Listen more. Talk less.

Peter Drucker said, “The most important thing in communication is hearing what isn’t said.”

I was reminded of this quote last week while reading “4 Things Your Employees Are Desperately Trying to Tell You.” This article caught my eye for the same reason Drucker’s quote did when I first read it – because I think THE most valuable skill of leaders is to listen more and to hear what isn’t said out loud.

What do our employees want to say but don’t? Avery Augustine lists 4 things:

  1. “I’m Bored.” Being bored happens. It’s hard to avoid, especially when you feel like you’re doing the same thing every day. People need to be challenged to stay engaged. Listen more and look for signs of boredom (even subtle ones) and find challenges to stretch their skills.
  2. “I Need Your Intervention.” Some situations the boss just needs to handle. Maybe it’s a key customer that just won’t listen. Maybe it’s a miscommunication between coworkers. Whatever the issue, sometimes you just need to step in and take care of it. Your employees want you to. They’re just afraid to ask. They may think it will make them look weak or unable to do their job. Encourage employees to ask for help and don’t be hesitant to help (although ask for permission – you don’t want to make your employee feel undermined). This helps you prevent small problems from turning into big ones that create disengaged employees.
  3. “I’m Being Overworked.” This one is extremely important. If an employee is overworked, it’s probably because they’re extremely capable. They do good work. You trust them so you default to them when you need something done. But you probably assume they will tell you if they have a problem. Sometimes they will. A lot of times they won’t. You have to listen more and take notice of the little things – a comment here or a deep breath there. At the very least, check in every now and then and make sure the workload is OK.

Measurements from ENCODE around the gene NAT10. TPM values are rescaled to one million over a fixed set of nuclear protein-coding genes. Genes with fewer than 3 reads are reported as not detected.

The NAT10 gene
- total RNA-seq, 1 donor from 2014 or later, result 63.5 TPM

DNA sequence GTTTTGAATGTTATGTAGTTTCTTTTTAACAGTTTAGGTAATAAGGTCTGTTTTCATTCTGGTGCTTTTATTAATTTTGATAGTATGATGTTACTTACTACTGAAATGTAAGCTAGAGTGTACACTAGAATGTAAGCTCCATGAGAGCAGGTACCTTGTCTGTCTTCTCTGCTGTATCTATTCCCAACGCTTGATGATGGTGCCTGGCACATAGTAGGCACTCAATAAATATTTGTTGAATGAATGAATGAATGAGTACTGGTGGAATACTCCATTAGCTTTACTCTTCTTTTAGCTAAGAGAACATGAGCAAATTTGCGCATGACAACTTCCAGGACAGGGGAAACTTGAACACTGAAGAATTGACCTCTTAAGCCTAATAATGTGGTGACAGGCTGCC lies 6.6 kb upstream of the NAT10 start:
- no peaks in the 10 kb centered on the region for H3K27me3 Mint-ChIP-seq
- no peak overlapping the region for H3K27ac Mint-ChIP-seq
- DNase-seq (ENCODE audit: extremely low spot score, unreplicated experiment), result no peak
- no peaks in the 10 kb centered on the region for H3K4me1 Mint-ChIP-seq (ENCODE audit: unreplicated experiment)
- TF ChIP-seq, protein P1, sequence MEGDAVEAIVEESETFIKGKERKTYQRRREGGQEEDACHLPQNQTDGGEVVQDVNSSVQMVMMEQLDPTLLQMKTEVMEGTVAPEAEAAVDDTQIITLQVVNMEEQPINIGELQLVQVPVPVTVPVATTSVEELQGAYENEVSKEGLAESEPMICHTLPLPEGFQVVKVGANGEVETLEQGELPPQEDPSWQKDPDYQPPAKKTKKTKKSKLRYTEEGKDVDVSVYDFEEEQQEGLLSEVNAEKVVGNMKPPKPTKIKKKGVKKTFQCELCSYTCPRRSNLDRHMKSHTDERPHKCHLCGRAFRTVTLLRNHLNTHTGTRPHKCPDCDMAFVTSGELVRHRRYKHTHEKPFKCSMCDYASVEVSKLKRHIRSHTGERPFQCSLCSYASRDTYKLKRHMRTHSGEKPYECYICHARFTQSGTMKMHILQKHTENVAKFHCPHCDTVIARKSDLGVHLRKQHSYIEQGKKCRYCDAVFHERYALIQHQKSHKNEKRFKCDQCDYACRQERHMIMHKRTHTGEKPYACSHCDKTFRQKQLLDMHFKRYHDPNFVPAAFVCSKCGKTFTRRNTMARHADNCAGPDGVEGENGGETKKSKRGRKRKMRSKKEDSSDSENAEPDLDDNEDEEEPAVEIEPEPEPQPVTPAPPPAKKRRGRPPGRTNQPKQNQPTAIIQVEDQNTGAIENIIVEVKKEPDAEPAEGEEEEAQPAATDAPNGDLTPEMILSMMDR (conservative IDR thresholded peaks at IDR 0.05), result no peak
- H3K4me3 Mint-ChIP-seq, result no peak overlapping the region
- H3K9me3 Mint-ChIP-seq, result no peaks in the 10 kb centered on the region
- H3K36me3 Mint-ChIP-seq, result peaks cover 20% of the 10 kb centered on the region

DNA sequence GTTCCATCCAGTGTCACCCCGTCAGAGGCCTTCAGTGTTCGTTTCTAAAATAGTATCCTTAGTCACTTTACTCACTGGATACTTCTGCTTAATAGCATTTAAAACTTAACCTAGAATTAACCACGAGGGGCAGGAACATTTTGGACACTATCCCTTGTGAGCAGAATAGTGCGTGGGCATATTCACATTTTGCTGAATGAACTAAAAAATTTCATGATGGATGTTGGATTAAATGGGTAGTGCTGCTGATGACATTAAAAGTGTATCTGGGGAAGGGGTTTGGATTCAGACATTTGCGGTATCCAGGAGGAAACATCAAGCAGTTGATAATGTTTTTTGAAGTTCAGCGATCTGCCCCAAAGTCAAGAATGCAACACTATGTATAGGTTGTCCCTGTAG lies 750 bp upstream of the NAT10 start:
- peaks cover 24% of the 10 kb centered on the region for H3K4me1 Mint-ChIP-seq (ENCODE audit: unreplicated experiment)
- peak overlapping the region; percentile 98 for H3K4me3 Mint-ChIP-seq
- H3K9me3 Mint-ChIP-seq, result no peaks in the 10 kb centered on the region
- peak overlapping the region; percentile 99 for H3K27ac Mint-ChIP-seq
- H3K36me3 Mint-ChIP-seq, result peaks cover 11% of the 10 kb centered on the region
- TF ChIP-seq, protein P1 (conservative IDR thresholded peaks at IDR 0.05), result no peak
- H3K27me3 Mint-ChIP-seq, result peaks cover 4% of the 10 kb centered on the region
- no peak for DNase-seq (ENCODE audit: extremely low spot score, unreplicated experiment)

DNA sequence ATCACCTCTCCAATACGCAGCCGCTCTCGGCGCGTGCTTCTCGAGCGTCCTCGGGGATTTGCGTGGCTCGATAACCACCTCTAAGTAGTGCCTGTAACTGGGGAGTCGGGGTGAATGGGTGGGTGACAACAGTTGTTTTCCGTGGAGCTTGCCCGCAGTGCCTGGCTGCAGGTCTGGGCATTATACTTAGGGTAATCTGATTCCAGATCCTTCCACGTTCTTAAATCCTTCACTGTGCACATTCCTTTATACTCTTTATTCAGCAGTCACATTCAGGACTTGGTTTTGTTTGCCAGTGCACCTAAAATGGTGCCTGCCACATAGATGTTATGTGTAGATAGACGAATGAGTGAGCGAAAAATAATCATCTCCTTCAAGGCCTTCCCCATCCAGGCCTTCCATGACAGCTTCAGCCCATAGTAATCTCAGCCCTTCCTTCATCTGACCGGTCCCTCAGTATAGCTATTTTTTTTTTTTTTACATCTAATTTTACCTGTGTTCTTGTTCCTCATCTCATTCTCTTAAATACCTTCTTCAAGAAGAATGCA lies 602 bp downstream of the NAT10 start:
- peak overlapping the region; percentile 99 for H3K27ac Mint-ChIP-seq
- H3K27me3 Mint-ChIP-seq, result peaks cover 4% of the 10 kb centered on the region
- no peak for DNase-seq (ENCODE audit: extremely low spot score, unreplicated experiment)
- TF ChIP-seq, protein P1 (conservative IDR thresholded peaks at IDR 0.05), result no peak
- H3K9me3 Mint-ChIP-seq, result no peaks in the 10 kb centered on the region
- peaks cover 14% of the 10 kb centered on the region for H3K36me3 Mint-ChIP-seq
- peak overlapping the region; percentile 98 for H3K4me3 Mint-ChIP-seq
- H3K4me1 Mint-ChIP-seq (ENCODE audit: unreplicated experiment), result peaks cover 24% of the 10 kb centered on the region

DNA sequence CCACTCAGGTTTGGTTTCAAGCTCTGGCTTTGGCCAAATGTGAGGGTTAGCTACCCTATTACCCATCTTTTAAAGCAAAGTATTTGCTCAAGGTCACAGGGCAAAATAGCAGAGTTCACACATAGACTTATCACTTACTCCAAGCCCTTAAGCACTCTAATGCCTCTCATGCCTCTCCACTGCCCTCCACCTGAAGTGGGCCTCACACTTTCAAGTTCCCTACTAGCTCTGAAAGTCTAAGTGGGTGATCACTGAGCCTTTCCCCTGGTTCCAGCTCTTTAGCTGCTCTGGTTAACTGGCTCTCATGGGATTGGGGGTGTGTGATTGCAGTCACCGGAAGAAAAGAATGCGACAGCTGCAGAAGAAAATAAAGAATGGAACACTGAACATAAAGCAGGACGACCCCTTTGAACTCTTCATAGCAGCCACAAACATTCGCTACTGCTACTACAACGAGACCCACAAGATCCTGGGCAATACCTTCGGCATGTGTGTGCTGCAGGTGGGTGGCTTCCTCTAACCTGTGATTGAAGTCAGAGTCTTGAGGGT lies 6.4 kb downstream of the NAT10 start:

4. “I Need Some Coaching.” Rarely will employees tell you straight up that they need your help. They don’t want you to think they are incapable. But sometimes they do need guidance and you need to look for the tell-tale signs. Notice any hesitation when you assign a project. What are they doing with their eyes? Does it look like they’re in deep thought trying to wrap their mind around what you just asked them to do?

As leaders we must learn to listen more and notice things that are unspoken. Our employees aren’t going to tell us everything we wish they would. Acknowledge that we may be a part of the problem. What kind of vibes are you giving off? Do your folks feel welcome or do they feel like an interruption?

At Approachable Leadership, we call this hesitation to approach a leader a “power distance gap.”

It’s the leader’s actions that will either close that gap or create further distance. But first, you must learn to notice the gaps – “listen more” with your eyes if you will. Our “Recognizing Gaps” Tool in The Approachability Playbook provides detailed examples of how to do just that. Check it out.

How do you respond when you feel you’re being overworked, under-appreciated, or not getting enough detail to do your job? Do you tell your superior? Do you wish they would just realize it on their own? What is one thing you could do to be better at following up with your employees?


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